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Bumble Bees

To ensure healthy ecosystems, the Xerces Society’s endangered species team conserves at-risk species and their habitats through research, advocacy, education, conservation planning, and restoration. Our team of conservation biologists holds degrees in entomology, ecology, biology, and environmental science, and has decades of experience working with rare and at-risk terrestrial and aquatic invertebrates. We share a passion for conserving invertebrates that are imperiled with extinction.
 

The Xerces Society works on a number of fronts to address the many issues that all pollinators face. This includes working with citizen scientists and land-owners, collaborating with agencies and scientists, and advoacy. Our approach to bumble bee conservation encompasses a coordinated effort involving research, advocating for necessary protections, establishing and communicating management guidelines, and providing outreach and education in the form of short courses and workshops.

All bumble bees belong to the genus Bombus within the family Apidae. The family Apidae includes the well-known honey bees and bumble bees, as well as carpenter bees, cuckoo bees, digger bees, stingless bees, and orchid bees. Bumble bees are important pollinators of wild flowering plants and crops. As generalist foragers, they do not depend on any one flower type. However, some plants do rely on bumble bees to achieve pollination. Loss of bumble bees can have far ranging ecological impacts due to their role as pollinators.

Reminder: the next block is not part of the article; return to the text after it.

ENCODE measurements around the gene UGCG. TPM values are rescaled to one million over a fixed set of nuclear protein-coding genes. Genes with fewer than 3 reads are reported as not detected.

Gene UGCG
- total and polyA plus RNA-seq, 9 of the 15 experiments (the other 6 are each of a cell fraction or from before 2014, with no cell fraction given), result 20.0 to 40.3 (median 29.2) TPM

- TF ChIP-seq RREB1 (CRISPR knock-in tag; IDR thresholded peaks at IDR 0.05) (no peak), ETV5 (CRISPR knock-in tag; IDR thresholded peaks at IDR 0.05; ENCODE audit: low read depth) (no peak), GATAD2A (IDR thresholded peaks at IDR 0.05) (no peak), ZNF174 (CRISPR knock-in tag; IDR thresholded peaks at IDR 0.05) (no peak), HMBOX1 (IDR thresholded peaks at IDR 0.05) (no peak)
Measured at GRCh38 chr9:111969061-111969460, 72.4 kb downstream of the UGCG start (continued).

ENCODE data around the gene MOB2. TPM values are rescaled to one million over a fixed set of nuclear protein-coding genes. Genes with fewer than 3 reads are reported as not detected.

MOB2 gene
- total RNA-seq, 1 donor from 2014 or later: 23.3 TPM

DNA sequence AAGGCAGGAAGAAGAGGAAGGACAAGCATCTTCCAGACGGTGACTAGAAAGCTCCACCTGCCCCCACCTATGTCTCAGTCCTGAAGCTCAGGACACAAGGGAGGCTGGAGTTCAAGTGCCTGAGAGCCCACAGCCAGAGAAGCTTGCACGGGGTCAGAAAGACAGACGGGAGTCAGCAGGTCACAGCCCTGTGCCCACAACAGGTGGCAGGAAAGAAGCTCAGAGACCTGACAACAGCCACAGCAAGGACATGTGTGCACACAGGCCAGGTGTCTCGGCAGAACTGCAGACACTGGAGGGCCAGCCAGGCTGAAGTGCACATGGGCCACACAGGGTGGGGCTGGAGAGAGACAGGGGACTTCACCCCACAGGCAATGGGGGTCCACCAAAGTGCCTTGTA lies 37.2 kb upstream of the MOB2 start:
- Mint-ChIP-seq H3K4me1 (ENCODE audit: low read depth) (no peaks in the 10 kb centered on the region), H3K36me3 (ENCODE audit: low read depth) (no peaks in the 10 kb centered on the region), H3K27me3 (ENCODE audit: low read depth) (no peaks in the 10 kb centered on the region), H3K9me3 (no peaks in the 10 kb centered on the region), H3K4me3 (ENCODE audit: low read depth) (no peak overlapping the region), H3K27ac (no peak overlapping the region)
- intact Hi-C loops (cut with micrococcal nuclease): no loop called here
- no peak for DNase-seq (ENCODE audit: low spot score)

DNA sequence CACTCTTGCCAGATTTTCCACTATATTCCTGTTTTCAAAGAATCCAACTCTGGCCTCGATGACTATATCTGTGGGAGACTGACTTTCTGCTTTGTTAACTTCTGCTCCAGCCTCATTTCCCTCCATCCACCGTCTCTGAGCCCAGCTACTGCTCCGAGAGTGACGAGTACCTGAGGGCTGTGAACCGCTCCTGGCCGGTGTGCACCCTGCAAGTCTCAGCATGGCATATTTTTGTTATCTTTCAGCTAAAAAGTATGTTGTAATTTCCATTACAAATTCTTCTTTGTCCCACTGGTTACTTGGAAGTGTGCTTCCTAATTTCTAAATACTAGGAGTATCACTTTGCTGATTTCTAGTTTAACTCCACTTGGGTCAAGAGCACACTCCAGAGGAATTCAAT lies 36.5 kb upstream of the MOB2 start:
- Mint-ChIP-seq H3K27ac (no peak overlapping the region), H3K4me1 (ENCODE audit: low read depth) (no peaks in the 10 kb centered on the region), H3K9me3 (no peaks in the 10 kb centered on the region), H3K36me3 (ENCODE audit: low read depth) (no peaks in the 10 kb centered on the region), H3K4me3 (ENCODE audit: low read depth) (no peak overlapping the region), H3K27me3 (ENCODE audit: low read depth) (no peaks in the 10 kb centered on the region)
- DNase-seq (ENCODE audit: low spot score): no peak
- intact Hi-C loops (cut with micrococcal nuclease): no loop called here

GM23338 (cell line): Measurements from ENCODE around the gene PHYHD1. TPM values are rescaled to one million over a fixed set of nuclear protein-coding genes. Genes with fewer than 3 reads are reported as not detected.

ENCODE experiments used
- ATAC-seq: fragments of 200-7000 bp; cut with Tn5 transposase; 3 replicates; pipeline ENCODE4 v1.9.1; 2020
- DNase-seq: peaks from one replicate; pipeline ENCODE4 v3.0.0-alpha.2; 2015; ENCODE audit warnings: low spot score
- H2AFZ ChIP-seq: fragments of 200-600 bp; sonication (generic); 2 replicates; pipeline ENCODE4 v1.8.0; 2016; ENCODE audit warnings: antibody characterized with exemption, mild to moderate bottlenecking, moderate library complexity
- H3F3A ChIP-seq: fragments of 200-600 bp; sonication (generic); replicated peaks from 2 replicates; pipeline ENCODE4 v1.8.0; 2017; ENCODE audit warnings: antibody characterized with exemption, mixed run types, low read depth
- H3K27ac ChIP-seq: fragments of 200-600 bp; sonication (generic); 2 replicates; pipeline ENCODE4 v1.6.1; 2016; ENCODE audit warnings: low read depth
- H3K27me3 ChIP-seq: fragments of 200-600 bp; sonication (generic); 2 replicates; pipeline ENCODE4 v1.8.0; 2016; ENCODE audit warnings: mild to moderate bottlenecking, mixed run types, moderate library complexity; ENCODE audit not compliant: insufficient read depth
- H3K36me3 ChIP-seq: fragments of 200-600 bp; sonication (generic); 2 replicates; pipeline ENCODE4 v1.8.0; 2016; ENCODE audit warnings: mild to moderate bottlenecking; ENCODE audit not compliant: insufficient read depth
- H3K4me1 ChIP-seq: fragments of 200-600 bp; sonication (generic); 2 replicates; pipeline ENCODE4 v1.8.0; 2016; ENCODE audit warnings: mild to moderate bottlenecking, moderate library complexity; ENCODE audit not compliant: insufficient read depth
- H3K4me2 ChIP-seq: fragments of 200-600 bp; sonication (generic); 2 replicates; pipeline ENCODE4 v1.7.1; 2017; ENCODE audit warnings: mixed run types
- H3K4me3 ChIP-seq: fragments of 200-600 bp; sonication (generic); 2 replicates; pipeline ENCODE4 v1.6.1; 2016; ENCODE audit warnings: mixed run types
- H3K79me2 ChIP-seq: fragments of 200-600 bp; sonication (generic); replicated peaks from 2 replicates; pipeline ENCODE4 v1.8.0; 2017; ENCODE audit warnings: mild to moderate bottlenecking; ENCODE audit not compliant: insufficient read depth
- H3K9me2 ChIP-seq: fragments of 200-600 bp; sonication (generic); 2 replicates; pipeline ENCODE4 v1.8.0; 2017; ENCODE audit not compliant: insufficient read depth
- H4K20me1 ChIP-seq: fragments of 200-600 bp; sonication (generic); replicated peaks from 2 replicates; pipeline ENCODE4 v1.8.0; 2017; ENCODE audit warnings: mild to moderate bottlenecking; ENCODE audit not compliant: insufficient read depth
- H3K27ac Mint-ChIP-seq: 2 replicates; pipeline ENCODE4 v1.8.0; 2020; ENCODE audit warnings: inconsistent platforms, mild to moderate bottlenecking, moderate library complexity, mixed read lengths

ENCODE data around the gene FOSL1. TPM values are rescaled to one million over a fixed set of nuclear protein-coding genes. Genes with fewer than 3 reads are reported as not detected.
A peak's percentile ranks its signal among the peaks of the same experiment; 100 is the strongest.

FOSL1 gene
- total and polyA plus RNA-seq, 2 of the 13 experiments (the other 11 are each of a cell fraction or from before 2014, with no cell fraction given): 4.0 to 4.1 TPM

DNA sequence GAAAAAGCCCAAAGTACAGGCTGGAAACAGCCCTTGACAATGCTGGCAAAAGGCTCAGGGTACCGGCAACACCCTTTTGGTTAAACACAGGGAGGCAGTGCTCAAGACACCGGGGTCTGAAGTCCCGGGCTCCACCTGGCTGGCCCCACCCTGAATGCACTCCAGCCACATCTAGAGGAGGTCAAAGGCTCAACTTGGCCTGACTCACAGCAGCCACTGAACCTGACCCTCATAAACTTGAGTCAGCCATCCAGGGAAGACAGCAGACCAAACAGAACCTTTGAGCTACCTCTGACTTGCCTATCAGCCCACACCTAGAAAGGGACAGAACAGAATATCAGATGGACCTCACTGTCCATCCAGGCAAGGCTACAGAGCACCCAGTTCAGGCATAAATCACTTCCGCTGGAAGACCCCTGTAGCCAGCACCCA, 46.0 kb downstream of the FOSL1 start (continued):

Because they are essential pollinators, loss of bumble bees can have far ranging ecological consequences. Alarmingly, recent work by the Xerces Society in concert with IUCN Bumble Bee Specialist Group, indicates that some species have experienced rapid and dramatic declines more than others. While some species have received considerable conservation attention, other species such as the Suckley cuckoo bumble bee and the variable cuckoo bumble bee have been largely overlooked.

Successful pollinator habitat provides resources for the entire life-cycle. While pollen and nectar sources support adult bees and butterflies, you need to also provide adequate nesting habitat if you want pollinators to live in your landscape rather than just pass through. There are many ways to provide nesting resources through natural and man-made features or simply by changing land management practices. Below is an overview of the nesting needs of bees and butterflies.